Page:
Lydia's never been to China of any flavor, and my last visit to Hong Kong was Christmas 2008, so we were both really excited to check the place out. After eating some extremely questionable street food in Vietnam and Cambodia, I was feeling like I had paid my dues and could now practice some culinary indulgence. I might be exaggerating but I think we ate at place that was at least mentioned in the Michelin Guide for every meal while in Hong Kong.

The Uber driver was playing this song during our ride which was like the most Chinese song I'd ever heard so I took a little video of traffic.

Luckily I infringed on the content owner's copyright and they were happy to tell me the name of the song. Hurray?

Here's the full song I jam out to when I'm practicing my kung fu.

I was initially rolling my eyes when I remembered I'd spent IHG points to stay at the Holiday Inn Express® Hong Kong SoHo, but it was actually pretty cool. Even the hotel restaurant had some Michelin love!

I have some sort of IHG status which I don't really care about, but the hotel thought I was cool enough for an upgrade to a room with a view of Victoria Harbor and a bit of the impressive Hong Kong skyline.

This is a poor picture but the white topped building on the far right was One International Finance Centre and just to the left and behind was Two International Finance Centre.

Seeing these buildings always reminds me of that scene in The Dark Knight where Batman jumps off the taller 2 building and smashes into the 1 building to kidnap a bad guy.

The hotel was nice enough to supply a little complimentary bag of snacks. I thought this was a nice gesture until I opened the bag and found these lemon flavored Ritz crackers. Then I realized this was some sort of a punishment. What have I done to deserve this awful snack, Hong Kong?

Not only does Hong Kong have a bunch of fancy Michelin star restaurants, but they also have many of the cheapest. So while we were pretty weary from our travels at this point we ventured out in search of cheap delicious food.

We picked the Ho Hung Kee Congee & Noodle Wantun Shop inside of the Hysan Place shopping mall.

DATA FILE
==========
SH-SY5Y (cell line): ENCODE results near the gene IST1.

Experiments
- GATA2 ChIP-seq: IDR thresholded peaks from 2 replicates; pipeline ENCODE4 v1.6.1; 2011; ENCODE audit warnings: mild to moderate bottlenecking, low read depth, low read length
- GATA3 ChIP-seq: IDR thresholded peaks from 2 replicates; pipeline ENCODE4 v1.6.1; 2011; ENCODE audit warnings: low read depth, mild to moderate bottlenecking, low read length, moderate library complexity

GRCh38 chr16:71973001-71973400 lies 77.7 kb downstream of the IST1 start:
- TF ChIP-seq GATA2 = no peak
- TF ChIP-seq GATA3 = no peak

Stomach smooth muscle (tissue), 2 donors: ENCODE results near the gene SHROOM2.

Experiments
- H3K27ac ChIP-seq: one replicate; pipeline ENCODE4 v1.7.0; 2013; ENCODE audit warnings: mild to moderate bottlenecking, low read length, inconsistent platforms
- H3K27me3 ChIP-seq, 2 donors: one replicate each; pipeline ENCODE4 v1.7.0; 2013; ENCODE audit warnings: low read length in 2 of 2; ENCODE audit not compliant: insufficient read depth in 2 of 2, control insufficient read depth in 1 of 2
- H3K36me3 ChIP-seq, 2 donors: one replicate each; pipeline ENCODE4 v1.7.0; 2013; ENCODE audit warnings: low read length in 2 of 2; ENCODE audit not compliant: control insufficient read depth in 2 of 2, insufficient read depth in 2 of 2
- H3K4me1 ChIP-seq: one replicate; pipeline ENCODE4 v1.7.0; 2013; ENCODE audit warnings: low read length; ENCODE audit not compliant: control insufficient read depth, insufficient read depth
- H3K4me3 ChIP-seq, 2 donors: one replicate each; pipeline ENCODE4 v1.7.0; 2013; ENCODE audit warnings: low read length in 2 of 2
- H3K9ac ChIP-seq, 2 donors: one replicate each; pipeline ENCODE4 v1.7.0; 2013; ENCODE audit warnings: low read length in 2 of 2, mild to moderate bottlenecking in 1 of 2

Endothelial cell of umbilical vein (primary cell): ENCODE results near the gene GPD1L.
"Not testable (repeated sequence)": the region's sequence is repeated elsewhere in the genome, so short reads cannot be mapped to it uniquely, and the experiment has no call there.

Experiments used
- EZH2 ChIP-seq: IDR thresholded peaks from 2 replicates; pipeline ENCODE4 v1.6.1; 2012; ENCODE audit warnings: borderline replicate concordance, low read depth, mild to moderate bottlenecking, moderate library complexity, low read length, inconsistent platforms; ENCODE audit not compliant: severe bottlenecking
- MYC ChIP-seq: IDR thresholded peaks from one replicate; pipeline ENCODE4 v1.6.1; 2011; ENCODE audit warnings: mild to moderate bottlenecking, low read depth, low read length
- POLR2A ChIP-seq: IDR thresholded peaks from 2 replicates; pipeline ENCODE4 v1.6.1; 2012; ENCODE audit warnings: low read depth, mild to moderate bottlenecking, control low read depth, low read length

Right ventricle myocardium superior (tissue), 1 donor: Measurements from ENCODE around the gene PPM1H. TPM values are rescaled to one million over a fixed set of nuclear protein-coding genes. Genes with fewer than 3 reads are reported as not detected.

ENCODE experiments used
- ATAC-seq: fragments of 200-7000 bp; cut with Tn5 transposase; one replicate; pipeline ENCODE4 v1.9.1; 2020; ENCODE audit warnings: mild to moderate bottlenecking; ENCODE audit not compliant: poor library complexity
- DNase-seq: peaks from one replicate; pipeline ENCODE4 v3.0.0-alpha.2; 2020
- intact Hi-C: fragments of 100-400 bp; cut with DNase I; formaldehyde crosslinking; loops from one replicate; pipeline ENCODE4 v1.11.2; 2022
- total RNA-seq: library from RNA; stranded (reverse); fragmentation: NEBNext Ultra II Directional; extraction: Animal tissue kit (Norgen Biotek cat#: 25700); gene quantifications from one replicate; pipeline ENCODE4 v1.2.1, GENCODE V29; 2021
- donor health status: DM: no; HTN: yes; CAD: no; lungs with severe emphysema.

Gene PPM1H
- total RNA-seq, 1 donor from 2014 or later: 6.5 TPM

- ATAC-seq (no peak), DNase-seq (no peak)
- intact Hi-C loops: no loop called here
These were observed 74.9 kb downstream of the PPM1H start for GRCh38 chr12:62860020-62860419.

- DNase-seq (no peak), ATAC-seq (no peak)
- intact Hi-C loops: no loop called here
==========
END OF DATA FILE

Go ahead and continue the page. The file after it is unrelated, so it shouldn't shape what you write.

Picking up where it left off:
Michelin had this to say: 

"No discussion about Hong Kong's historic noodle shops would be complete without mentioning Ho Hung Kee, which originally opened in Wan Chai in the 1940s and is famed for its springy wonton noodles and fresh, sweet soup. More elements have been added here at its new address - dim sum and some Cantonese dishes are now served too. For the interior, they've adopted a more contemporary, western style aesthetic."

Well with "wonton soup" in the place's name I figured that was the wise choice.

We rounded out our little dinner with some choi sum with oyster sauce(which I think must be a relative of bok choy) and some roasted pork buns.

Delicious times were had. While the soup was nice and noodly the broth had a fishy quality to it. I'm sorry but I much prefer ramen.

All of that magic only cost us $22 US, including a 75 cent unordered tea charge and a 10% service charge. Not too shabby, Mr. Ho.

For a dude made out of stacked up tires the Michelin Man has got taste.

I don't think we actually planned on going to McDonald's but after passing one and seeing shrimp burgers advertised... well.. what was I supposed to do, not go in?

We rounded out our shrimp and pineapple burger with some potato grids. I hurried up and concluded my order before Lydia could touch the "fresh corn cup (jumbo)" button.

The sandwich was actually called an ebi burger with pineapple, the Japanese word for shrimp. That's like culture plus culture times delicious.

I tried to convince Lydia that she would be totes stylish if she brought this Hong Kong McDonald's tote bag to work but she didn't see the light and now has to live with that decision the rest of her life.